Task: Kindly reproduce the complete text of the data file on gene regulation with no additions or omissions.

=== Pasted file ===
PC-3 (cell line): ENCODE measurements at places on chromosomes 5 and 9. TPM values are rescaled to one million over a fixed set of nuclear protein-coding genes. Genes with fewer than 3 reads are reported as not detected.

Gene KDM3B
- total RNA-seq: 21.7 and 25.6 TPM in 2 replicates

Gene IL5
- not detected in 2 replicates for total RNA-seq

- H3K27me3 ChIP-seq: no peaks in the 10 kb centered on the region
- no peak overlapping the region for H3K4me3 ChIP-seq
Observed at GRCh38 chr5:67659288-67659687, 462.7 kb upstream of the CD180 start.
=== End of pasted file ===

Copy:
PC-3 (cell line): ENCODE measurements at places on chromosomes 5 and 9. TPM values are rescaled to one million over a fixed set of nuclear protein-coding genes. Genes with fewer than 3 reads are reported as not detected.

Gene KDM3B
- total RNA-seq: 21.7 and 25.6 TPM in 2 replicates

Gene IL5
- not detected in 2 replicates for total RNA-seq

- H3K27me3 ChIP-seq: no peaks in the 10 kb centered on the region
- no peak overlapping the region for H3K4me3 ChIP-seq
Observed at GRCh38 chr5:67659288-67659687, 462.7 kb upstream of the CD180 start.